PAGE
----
Arthur C. Clarke and His Most Profound Predictions
In a writing career that spanned six decades, Arthur C. Clarke etched his name into the worlds of both science fiction writing and science fact. His most iconic work, 2001: A Space Odyssey became a 1968 Stanley Kubrick directed film classic, with Clarke writing the script. The huge popularity of this work eventually led to three subsequent efforts looking at the Odyssey in 2010, 20161 and 3001.
That original work may actually be supplanted someday by the remarkable insight into the future that Clarke displayed when it came to the future of technology. Below are five areas where his clairvoyance was something to behold:
In May of 1945, Clarke foresaw global communication entities using space satellites, such as satellite internet, television, and the recently popularized satellite radio. The satellites would also be capable of sending rockets into space. Both would become realities within 15-20 years. Clarke’s predictions came just weeks after the end of the European portion of World War II, where he believed that the technology advances by German scientists could be used for more serene purposes than world domination.
Other thinkers derived inspiration from Clarke’s work. Hoard Hughes began work with NASA that yielded the Telstar program in the sixties, which yielded the world’s first transatlantic television broadcast via satellite. That venture ultimately yielded not only satellite tv (details here: http://www.space.com/19756-telstar.html), but also satellite internet (more info here: hughesnetplans.com/satellite-internet). But not only did Clarke help establish the conceptual groundwork for satellite internet as early as 1945, but he also managed to predict the role that the internet would play in a few decades. During a 1974 broadcast on Australian television, Clarke stated that by the year 2000, people would have at their fingertips the capability to do their banking online or make reservations without needing a phone. In truth, the Internet had its origins in the late 1960’s, but it would take nearly another quarter century before the general public would be able to use it in any real capacity. Both of those items Clarke noted were available for much of society 26 years later.
In that same TV appearance in Australia, Clarke made his comments in a room filled with large computers. He indicated that by the time the year 2000 arrived, people would have access to their own private computer that could not only perform the aforementioned tasks, but would also be able to allow for communication with others. In the latter case, that vision foresaw the arrival of such things as e-mail and other message-related aspects that allow a person with their own computer a wider array of opportunities.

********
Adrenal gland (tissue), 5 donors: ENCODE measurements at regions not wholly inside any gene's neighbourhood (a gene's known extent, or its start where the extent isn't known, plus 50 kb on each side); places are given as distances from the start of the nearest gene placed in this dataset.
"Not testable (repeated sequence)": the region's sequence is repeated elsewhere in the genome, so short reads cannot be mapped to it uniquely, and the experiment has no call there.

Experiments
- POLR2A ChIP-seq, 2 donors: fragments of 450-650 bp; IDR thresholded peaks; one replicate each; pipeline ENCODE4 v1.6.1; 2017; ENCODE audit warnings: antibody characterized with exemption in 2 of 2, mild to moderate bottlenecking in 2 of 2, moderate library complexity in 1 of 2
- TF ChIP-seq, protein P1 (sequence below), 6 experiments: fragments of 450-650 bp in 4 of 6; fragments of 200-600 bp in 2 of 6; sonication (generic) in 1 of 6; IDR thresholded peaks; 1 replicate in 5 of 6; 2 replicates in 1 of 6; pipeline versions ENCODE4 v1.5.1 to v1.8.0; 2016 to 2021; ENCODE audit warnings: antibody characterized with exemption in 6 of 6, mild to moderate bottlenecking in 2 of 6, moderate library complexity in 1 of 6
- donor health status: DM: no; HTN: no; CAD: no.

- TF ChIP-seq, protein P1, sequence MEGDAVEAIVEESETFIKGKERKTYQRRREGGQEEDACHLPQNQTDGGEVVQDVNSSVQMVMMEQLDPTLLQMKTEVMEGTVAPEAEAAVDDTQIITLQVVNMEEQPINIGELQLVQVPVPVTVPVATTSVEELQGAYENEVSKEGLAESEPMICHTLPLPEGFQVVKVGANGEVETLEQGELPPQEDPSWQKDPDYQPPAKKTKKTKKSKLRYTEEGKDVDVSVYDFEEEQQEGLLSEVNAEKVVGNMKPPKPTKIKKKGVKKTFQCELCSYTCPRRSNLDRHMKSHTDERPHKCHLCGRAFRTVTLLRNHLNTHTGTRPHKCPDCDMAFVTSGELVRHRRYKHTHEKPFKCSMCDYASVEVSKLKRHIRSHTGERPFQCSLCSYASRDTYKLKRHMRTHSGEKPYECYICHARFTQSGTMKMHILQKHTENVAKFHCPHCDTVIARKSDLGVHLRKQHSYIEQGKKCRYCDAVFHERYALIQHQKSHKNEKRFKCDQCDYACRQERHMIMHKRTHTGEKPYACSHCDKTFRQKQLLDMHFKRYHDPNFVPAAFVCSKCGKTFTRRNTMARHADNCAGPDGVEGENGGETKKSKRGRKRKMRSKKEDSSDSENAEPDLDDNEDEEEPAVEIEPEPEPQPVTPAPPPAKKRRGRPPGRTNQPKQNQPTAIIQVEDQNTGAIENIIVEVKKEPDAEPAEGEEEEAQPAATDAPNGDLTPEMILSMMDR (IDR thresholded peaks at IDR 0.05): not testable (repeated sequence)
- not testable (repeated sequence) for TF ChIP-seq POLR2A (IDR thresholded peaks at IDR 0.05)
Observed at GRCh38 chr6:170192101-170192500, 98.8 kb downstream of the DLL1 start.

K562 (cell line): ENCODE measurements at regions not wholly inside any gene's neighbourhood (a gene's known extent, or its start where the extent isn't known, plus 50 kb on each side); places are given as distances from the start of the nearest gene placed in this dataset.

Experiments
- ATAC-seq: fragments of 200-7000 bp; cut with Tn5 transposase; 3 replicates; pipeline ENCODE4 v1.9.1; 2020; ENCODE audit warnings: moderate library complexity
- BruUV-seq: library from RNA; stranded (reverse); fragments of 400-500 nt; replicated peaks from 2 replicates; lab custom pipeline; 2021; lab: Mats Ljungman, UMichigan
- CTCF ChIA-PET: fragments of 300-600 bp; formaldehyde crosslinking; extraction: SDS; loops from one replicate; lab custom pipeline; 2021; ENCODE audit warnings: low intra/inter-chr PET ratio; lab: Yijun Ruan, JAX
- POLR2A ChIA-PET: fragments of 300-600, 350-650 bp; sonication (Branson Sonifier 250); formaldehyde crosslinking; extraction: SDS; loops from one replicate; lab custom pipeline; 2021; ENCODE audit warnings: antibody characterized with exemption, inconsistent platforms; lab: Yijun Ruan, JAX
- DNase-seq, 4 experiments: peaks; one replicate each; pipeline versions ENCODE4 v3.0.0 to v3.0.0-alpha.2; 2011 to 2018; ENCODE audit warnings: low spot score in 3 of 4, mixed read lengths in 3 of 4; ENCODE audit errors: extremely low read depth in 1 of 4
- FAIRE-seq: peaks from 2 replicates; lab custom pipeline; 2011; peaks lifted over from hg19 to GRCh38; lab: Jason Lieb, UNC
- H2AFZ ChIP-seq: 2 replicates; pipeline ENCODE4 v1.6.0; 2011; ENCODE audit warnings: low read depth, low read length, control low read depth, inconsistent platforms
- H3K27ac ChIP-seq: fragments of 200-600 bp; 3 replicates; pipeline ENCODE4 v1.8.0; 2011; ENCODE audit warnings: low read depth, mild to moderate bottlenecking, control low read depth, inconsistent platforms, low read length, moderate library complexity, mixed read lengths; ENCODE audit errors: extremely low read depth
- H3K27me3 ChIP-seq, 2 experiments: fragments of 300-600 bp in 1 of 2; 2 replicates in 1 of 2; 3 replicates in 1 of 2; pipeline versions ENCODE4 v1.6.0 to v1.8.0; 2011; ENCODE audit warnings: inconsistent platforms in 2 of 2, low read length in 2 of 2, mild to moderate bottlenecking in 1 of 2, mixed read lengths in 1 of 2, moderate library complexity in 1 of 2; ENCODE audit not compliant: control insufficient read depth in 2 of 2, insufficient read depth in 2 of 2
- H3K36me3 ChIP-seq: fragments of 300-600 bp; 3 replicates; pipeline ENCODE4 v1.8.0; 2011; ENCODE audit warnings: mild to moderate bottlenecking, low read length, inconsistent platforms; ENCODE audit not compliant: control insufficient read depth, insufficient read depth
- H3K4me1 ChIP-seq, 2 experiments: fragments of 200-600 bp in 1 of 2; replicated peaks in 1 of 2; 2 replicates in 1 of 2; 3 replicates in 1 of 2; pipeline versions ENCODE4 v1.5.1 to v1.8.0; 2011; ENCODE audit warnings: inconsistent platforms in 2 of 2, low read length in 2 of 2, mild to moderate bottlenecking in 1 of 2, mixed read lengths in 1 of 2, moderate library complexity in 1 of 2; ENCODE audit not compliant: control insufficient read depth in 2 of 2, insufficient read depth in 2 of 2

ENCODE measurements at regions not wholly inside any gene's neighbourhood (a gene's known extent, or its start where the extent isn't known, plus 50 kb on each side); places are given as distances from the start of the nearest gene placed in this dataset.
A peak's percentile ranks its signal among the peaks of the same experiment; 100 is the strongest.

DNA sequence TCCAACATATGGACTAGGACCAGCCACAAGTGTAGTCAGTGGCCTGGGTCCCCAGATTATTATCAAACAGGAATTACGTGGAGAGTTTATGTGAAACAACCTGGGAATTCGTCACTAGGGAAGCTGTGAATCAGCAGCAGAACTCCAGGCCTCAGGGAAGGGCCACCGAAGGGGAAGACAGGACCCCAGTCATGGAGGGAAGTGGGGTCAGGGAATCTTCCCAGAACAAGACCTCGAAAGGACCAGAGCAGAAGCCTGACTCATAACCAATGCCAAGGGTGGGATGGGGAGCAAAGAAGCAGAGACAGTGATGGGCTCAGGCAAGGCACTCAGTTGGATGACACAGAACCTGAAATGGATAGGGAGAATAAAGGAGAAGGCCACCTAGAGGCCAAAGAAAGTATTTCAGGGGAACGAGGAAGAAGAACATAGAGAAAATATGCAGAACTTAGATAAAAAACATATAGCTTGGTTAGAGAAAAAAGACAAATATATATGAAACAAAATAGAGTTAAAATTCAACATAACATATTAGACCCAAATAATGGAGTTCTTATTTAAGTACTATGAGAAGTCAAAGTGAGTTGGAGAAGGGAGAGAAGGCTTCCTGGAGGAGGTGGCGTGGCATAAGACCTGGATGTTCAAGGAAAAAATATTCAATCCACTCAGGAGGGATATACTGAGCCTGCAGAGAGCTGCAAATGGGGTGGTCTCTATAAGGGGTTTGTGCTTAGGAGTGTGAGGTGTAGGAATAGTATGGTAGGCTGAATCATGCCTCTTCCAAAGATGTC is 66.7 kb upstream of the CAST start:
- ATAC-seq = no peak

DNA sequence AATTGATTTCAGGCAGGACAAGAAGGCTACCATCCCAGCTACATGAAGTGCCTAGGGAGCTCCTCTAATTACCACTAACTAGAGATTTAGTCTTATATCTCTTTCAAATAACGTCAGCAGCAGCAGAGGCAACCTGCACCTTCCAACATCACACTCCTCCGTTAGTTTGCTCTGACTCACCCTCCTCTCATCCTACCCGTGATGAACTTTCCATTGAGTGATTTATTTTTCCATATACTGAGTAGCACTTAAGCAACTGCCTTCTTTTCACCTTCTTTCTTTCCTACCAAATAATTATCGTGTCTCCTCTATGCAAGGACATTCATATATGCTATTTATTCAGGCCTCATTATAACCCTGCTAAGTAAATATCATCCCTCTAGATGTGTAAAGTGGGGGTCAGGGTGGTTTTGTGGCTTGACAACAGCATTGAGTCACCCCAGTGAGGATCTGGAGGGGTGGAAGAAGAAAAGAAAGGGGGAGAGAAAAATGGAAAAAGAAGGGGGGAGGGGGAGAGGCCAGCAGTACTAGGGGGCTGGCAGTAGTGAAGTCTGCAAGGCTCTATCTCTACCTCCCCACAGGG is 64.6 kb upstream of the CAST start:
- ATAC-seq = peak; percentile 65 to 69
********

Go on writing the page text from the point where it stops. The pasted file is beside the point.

And while it might seem impressive that Clarke managed to predict that the technological interfaces themselves would become more compact, would you believe that he had predicted the iPad (not by name, mind you). One decade before predicting the internet, Clarke appeared on a BBC program related to the New York World's Fair and stated that by the turn of the century, people would be able to be in instant contact with others, wherever they may be. During the litigious battle between Apple and Samsung over who created iPhone technology, Samsung attempted to claim that the concept evolved from the Newspads used in his famed novel 2001: A Space Odyssey. One portion of the book actually describes space travelers heading away from earth while being able to look at any newspaper headline, something the iPhone has made commonplace.
The need for traveling to an office either nearby or across the world was something that Clarke’s 1964 comments indicated would be eliminated. Saying that people would be able to do business wherever they wanted is something that’s come to pass. The best evidence comes from the huge growth in people working from their own home, as well as the rapid growth of videoconferencing. In that situation, businesses have no need to transport workers long distances for meetings that can be handled in their own board rooms over a widescreen device.
While Clarke’s predictions didn’t all come true (such as bio-engineered super chimpanzees which sound more than a little terrifying), the scope of his accurate projections are enough to recognize him for his brilliant contributions to the future.